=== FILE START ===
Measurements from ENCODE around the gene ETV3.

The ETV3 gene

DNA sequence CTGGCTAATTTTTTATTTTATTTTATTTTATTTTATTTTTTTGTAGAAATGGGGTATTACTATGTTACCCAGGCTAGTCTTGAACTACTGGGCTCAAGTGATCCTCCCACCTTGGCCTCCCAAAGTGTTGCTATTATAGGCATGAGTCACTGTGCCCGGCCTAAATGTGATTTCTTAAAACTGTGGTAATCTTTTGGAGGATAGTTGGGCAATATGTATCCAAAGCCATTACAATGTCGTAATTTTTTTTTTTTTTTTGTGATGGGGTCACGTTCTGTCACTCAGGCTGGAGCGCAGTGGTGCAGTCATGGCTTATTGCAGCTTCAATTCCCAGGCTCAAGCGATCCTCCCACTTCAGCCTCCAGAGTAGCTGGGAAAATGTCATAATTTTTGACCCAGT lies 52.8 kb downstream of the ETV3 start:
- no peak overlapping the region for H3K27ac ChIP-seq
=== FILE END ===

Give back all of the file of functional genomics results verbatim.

Measurements from ENCODE around the gene ETV3.

The ETV3 gene

DNA sequence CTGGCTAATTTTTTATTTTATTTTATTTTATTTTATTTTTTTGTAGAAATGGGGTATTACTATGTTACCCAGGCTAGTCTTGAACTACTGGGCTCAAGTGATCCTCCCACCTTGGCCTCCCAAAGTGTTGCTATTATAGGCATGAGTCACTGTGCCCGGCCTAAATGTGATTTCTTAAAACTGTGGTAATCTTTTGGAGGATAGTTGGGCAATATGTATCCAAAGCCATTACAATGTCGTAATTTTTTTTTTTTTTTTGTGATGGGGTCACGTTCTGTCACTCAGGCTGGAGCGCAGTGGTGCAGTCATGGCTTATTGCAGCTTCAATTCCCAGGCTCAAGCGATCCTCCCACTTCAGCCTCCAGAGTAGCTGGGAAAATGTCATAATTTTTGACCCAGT lies 52.8 kb downstream of the ETV3 start:
- no peak overlapping the region for H3K27ac ChIP-seq